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The Homesteader's Herbal Companion: The Ultimate Guide to Growing, Preserving, and Using Herbs Paperback – Illustrated, April 15, 2018
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From the Publisher
Farmer’s Hand Cream
This hand cream is fabulous for any farmer, and it’s my all-time favorite. When you’ve been in the garden all day, your hands need extra special attention when the evening comes. Lather up before bed for a soothing scent the entire night, or use this hand cream as needed throughout the day. It is a little greasy, but helps keep all of that moisture in so it renews and revives those skin cells. The calendula and chamomile in this recipe help soothe and regenerate the skin, the essential oils help with inflammation and skin health, as well as skin regeneration, and the butters and beeswax help seal all of that goodness in while doing a mighty fine job at moisturizing as well. Swap out essential oils and infused oils with any other oil options to make hand creams of your own for any type of need.
1. In a double boiler, melt down cocoa butter, shea butter, infused oils, and beeswax.
2. Remove from heat and add essential oils.
3. Allow to rest in the mason jar at room temperature (or in the refrigerator) until almost completely hardened. Once it’s almost hardened, whip with a whisk or immersion blender.
4. Scoop into a glass jar or into individual tins. Allow to cool completely.
5. Cap tightly, label, and store for up to one year.
- 1 oz cocoa butter
- 1.5 oz shea butter
- 1 oz calendula-infused oil
- 1 oz chamomile-infused oil
- .75 oz beeswax
- 10 drops peppermint essential oil
- 8 drops helichrysum essential oil
- 5 drops lavender essential oil
The Ultimate Potting Mix
Use this mix to place in your pots when starting seeds indoors.
- 6 parts compost.
- 3 parts soil (any soil from your property, or bagged soil).
- 1 part sand.
- 1 part manure (rabbit or store bought).
- 1 part peat moss.
Mix together in a large trash can or container outdoors. Use as needed. When you’re ready to transplant your new seedlings into bigger pots, add some bone meal to the individual pots.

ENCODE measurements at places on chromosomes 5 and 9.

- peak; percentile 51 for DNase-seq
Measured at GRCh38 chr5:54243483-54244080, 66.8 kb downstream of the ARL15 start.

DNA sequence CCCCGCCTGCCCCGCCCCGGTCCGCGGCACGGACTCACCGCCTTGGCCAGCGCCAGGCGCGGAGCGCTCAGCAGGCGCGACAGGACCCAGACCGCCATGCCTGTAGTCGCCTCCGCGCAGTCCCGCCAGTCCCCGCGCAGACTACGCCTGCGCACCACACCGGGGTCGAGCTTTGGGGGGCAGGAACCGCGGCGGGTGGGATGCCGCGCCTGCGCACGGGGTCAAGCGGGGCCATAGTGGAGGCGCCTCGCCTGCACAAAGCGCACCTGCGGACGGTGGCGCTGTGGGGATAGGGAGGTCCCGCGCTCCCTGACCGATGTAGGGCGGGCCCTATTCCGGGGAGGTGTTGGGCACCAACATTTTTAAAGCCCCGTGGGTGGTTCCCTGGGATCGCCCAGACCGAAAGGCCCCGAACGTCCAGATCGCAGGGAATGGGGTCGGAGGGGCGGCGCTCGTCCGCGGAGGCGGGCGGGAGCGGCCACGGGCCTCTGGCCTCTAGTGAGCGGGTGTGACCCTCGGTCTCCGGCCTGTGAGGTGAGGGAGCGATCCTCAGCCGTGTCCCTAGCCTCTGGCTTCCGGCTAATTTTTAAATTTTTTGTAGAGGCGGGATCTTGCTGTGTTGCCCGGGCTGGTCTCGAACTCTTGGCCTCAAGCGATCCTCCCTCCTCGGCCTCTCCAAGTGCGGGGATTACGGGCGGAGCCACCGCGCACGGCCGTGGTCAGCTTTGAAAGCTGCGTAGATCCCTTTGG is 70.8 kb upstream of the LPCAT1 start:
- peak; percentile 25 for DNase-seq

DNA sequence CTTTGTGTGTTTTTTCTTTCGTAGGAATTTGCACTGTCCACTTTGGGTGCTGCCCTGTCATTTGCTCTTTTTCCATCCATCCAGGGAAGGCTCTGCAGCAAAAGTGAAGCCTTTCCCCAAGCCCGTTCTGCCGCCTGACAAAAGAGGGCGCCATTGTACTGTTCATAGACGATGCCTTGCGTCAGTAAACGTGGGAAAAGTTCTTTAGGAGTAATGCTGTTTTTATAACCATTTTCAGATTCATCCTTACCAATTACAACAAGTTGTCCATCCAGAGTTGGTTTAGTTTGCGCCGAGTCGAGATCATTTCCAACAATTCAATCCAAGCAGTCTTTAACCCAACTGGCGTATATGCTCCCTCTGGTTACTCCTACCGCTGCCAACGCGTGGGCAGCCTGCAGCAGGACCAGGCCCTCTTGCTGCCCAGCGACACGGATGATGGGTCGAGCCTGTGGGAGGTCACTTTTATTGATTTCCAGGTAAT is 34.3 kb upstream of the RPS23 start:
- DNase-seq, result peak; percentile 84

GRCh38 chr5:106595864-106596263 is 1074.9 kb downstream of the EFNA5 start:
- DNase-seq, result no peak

Rustic Garlic and Chive Mashed Potatoes
Yes, I’m fully aware of how much butter is in this recipe. No, I don’t care. Yes, you should use farm fresh, homemade raw butter if at all possible. Otherwise, purchase grass-fed butter. Yes, this recipe is amazing and to be indulged in occasionally, not every single night. Get it? Got it? Good.
1. In a large pot, place roughly chopped potatoes (leave skins on for a more rustic feel) and cover with water. You’ll only need just enough water to cover them. Toss in five smashed garlic cloves as well. These will infuse the water and the potatoes. Boil for 20 minutes or until fork tender.
2. Drain potatoes and garlic. Mash potatoes and garlic together in a large bowl. If you don’t want too much of a garlicky taste, only smash in two of the garlic cloves.
3. Add butter and cream cheese, cover with hot potato mash, and allow to melt for 3–5 minutes. Then mash your mixture together again. At this point, you can also use a hand blender for creamier texture.
4. Add milk until desired consistency.
5. Add salt and pepper to taste.
6. Add 1 tablespoon chives; mix well. Garnish the top with remaining chives. Serve it up and watch it disappear.
- 5 lbs golden potatoes, rough chopped
- 5 cloves garlic
- 8 tbsp butter
- 1–2 cups milk
- salt and pepper, to taste
- 2 tbsp chives, fresh
- 4.5 oz cream cheese, softened
My Herbal Medicine Cabinet and Pantry
We can talk about how to use herbs, where to use them, and what to make with them all day long but, when it comes right down to it, most people just want a handy reference of what to keep in the pantry and medicine cabinet.
I get it. I want to know the basics too. Just tell me how to do it already!